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Old 05-14-2010, 03:21 PM   #1
Troy Kerr
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Default Back Lever in routine

I remembered a thread on here awhile back in which the question of why does the back lever come first in routines like the killroy70 routine. I was browswing the gymnasticbodies.com forum last night and found a link stating that although the back lever is easier in terms of muscle recruitment, it puts the elbow in a hyperflexed position.
With this in mind, for the past 1 1/2 months i have began working on the supinated back lever, placing it as one of the last movements in my routine following handstand, planche, and front lever work. When workined the supinated position my elbows felt a extreme stretch in a normal tucked position and sometimes felt as though they were gonna explode. Today I put the supinated back lever second in my routine following my planche work and the extreme elbow tension felt as though it was cut in half, I followed up with front lever static work and everything felt fine.
I just wanted to throw this out there for those who may be experiancing similar trouble.
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Old 05-14-2010, 10:18 PM   #2
Blair Lowe
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Yep.

Slizzardman, Slizzy or Liz noted the BL puts a lot of pressure on the inner elbow which is quite tasking as our inner elbow typically isn't subjected to such things naturally while the outer elbow (where FL hits a lot) is typically fine.

Notice that the GB WODS, generally go BackLever, Planche, FrontLever. I used to go Planche, BackLever, then FrontLever but I guess it switches from push to pull exercise.

However, I also played with FrontLever, Planche, then BackLever and that made the BackLevers really suck hard.

Your elbows only hyperflex if they do because you have hyperflexion in your elbows. Still, you are putting load on the elbow. There are quite a lot of gymnasts out there performing crosses and ring handstand or cross handstand with funky hyperflexed elbows with no problems.
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Old 05-15-2010, 08:18 AM   #3
Steven Low
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Yep, that likely means it's too much for you to handle right now.

Back off. Go back to german hang holds and more bent arm strengthening work.

Obviously, this tends to be more of a problem for those who are heavier... but can be easily remedied with bent arm pulling or specific biceps work if you want to go that route.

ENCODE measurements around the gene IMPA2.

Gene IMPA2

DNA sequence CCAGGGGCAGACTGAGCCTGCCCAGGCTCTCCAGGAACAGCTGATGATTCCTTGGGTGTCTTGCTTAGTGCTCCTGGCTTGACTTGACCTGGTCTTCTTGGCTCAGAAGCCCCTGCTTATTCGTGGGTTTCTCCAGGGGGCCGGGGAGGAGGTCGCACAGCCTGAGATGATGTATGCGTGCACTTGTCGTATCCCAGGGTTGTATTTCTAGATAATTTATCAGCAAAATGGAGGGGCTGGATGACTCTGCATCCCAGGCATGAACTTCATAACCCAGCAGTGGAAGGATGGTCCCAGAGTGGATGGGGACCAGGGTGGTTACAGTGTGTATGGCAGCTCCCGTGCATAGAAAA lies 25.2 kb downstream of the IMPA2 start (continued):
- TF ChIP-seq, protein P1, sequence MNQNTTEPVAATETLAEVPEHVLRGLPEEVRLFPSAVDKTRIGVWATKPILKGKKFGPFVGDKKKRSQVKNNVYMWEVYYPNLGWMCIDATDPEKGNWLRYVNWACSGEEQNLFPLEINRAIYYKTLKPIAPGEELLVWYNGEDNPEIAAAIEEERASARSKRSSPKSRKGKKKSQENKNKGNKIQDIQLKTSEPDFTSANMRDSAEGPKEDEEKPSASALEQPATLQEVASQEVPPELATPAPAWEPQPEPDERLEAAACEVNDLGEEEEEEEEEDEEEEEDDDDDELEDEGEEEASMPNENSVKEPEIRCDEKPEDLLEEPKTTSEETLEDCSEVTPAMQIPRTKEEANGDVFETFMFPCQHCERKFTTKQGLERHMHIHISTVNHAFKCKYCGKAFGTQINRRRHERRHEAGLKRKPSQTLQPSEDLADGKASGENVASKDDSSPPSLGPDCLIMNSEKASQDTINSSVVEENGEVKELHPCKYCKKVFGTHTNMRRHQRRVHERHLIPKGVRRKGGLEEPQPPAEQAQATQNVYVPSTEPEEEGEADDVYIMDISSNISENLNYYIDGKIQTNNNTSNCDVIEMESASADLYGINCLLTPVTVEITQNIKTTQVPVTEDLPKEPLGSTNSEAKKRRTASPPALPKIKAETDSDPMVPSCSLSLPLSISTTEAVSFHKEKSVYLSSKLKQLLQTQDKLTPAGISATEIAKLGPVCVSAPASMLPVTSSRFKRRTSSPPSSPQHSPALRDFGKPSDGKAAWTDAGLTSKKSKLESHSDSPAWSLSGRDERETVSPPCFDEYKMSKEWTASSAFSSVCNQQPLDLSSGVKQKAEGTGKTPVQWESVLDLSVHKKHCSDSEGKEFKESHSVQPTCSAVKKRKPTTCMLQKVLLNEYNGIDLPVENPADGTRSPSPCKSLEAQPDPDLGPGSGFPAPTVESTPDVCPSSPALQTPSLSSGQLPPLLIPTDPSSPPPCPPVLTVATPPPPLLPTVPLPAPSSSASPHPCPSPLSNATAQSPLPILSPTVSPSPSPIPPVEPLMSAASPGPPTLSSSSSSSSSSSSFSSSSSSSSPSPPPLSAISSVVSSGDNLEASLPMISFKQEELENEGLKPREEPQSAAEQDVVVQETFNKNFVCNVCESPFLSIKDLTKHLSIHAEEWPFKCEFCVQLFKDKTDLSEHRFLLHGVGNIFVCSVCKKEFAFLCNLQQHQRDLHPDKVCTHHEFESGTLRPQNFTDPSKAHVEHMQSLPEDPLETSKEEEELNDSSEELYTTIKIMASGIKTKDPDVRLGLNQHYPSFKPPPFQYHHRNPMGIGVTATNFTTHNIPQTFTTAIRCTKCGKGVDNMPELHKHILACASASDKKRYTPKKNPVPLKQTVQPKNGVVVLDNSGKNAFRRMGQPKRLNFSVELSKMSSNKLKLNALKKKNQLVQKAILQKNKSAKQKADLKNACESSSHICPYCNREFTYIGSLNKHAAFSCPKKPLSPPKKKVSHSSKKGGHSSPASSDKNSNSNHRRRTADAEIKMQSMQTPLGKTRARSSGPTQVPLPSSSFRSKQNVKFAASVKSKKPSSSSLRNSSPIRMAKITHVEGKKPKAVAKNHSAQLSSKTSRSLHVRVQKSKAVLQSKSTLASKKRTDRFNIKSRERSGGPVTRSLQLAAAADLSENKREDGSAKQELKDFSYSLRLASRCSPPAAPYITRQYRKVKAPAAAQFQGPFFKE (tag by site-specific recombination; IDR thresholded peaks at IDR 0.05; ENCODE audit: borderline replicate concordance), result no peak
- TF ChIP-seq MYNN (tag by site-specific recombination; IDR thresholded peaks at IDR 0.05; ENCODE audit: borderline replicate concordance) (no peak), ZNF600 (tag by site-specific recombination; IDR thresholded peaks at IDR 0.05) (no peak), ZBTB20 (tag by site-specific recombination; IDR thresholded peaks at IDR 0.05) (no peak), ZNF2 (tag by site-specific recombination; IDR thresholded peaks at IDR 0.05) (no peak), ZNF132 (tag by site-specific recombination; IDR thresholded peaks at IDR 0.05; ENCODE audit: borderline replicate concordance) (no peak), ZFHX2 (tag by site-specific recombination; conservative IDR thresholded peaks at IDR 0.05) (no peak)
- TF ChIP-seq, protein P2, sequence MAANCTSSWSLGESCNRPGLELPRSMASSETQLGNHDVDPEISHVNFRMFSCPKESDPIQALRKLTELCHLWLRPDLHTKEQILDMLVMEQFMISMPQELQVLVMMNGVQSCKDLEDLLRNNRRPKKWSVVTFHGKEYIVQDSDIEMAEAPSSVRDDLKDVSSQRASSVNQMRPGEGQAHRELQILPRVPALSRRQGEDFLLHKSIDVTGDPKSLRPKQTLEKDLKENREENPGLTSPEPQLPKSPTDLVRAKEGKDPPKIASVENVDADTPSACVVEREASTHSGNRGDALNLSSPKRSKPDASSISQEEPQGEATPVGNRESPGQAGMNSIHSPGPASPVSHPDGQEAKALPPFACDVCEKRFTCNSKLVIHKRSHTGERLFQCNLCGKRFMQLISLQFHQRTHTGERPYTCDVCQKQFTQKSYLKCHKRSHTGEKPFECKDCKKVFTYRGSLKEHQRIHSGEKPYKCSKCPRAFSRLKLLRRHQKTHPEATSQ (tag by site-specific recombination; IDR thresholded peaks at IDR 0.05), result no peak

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Old 05-15-2010, 09:22 PM   #4
Blair Lowe
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Maybe that's a reason I never had problems with it when I first learned it. I had done my share of curls and bent arm strength for quite some time. Failing on MU wasn't pleasant but wasn't lasting back then.

I also wasn't much lighter. 150's.
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Old 05-16-2010, 07:23 PM   #5
Patrick Donnelly
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Curls do great things for the elbows after back levers - seriously.

After holding decently long back levers at 220lbs, my elbows frequently are killing me. A few sets of higher-rep barbell curls at a decent weight (~100lbs) fixes that right up.
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Old 05-16-2010, 09:08 PM   #6
Troy Kerr
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So with all this in mind, how could I structure this in my routine?
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Old 05-16-2010, 10:01 PM   #7
Blair Lowe
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curls at the end of rounds of:

BL, PL, FL, L/Straddle-L/Manna work
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Old 05-17-2010, 08:19 AM   #8
Troy Kerr
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Thanks Blair. So that would be a set of curls at the end of each movement? Are these bodyweight curls on the rings or db/bb curls ?
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Old 05-17-2010, 08:53 AM   #9
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I think he meant it would be your choice.

A good choice is after BL as patrick said.

If you're going to add in the curl variations using the whole body it would be wise to classify that a skill itself. Otherwise, BB/DB curls can be added anywhere.
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Old 05-17-2010, 09:02 AM   #10
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Ok. Thanks Steven. As you mentioned about German hangs and other bent arm work, did u mean to use those as a way to completely replace the BL work for this cycle?
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